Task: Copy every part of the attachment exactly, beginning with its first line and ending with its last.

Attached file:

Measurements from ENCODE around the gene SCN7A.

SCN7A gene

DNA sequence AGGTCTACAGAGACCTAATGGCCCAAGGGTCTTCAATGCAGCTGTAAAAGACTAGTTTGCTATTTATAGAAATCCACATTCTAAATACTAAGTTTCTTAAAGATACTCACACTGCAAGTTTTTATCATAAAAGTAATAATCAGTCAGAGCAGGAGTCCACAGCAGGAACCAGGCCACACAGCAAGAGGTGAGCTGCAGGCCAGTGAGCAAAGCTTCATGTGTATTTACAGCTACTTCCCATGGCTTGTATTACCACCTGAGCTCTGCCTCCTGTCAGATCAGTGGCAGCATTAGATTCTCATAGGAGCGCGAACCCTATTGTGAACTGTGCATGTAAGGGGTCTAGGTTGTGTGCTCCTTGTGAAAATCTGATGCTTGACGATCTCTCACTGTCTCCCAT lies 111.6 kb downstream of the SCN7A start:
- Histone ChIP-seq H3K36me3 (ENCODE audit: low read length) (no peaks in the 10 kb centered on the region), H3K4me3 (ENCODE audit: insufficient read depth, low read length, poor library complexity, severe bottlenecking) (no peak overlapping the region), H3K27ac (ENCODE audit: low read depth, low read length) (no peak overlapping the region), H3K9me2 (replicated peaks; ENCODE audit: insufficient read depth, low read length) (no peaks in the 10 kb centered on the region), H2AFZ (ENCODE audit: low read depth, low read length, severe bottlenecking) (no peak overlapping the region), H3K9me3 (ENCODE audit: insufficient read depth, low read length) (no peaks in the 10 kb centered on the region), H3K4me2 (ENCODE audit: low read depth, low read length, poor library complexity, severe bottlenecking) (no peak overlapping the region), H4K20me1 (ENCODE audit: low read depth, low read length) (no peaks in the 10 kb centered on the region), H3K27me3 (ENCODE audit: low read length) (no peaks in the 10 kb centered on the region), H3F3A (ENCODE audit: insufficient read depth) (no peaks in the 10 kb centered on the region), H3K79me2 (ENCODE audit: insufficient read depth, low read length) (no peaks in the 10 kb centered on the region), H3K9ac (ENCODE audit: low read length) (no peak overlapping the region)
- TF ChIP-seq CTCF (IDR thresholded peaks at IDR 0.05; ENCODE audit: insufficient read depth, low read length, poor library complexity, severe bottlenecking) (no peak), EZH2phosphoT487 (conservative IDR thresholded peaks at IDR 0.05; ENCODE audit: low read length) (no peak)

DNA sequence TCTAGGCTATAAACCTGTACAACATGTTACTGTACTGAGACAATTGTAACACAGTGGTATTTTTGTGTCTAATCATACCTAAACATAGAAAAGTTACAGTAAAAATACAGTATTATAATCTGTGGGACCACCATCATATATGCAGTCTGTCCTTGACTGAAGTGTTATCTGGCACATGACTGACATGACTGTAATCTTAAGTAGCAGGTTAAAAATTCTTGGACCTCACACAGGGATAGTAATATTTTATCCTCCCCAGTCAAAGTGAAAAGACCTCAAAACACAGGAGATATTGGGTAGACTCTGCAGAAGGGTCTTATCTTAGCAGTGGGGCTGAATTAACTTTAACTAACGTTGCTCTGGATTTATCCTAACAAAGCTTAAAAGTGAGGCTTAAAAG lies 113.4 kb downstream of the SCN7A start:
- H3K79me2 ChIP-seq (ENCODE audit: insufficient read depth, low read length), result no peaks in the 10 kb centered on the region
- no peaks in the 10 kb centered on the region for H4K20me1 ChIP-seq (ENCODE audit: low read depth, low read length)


Measurements from ENCODE around the gene SCN7A.

SCN7A gene

DNA sequence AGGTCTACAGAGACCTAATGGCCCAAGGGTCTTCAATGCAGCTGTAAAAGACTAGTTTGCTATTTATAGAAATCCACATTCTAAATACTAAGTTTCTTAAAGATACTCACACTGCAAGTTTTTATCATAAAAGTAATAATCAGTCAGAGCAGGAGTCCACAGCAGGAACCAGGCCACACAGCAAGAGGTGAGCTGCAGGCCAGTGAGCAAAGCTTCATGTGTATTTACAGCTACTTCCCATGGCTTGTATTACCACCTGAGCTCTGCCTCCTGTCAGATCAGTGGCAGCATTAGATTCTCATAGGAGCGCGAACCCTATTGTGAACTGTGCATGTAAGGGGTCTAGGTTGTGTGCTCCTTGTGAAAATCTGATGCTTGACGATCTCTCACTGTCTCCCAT lies 111.6 kb downstream of the SCN7A start:
- Histone ChIP-seq H3K36me3 (ENCODE audit: low read length) (no peaks in the 10 kb centered on the region), H3K4me3 (ENCODE audit: insufficient read depth, low read length, poor library complexity, severe bottlenecking) (no peak overlapping the region), H3K27ac (ENCODE audit: low read depth, low read length) (no peak overlapping the region), H3K9me2 (replicated peaks; ENCODE audit: insufficient read depth, low read length) (no peaks in the 10 kb centered on the region), H2AFZ (ENCODE audit: low read depth, low read length, severe bottlenecking) (no peak overlapping the region), H3K9me3 (ENCODE audit: insufficient read depth, low read length) (no peaks in the 10 kb centered on the region), H3K4me2 (ENCODE audit: low read depth, low read length, poor library complexity, severe bottlenecking) (no peak overlapping the region), H4K20me1 (ENCODE audit: low read depth, low read length) (no peaks in the 10 kb centered on the region), H3K27me3 (ENCODE audit: low read length) (no peaks in the 10 kb centered on the region), H3F3A (ENCODE audit: insufficient read depth) (no peaks in the 10 kb centered on the region), H3K79me2 (ENCODE audit: insufficient read depth, low read length) (no peaks in the 10 kb centered on the region), H3K9ac (ENCODE audit: low read length) (no peak overlapping the region)
- TF ChIP-seq CTCF (IDR thresholded peaks at IDR 0.05; ENCODE audit: insufficient read depth, low read length, poor library complexity, severe bottlenecking) (no peak), EZH2phosphoT487 (conservative IDR thresholded peaks at IDR 0.05; ENCODE audit: low read length) (no peak)

DNA sequence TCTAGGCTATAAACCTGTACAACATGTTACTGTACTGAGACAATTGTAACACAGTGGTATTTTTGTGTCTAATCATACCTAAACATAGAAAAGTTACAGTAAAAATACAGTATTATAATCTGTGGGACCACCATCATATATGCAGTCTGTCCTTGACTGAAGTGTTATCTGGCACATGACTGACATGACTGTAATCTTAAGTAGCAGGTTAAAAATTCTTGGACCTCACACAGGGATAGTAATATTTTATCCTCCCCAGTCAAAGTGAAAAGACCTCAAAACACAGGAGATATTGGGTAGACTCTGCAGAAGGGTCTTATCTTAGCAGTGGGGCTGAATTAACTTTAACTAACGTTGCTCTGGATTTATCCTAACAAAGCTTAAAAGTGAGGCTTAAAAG lies 113.4 kb downstream of the SCN7A start:
- H3K79me2 ChIP-seq (ENCODE audit: insufficient read depth, low read length), result no peaks in the 10 kb centered on the region
- no peaks in the 10 kb centered on the region for H4K20me1 ChIP-seq (ENCODE audit: low read depth, low read length)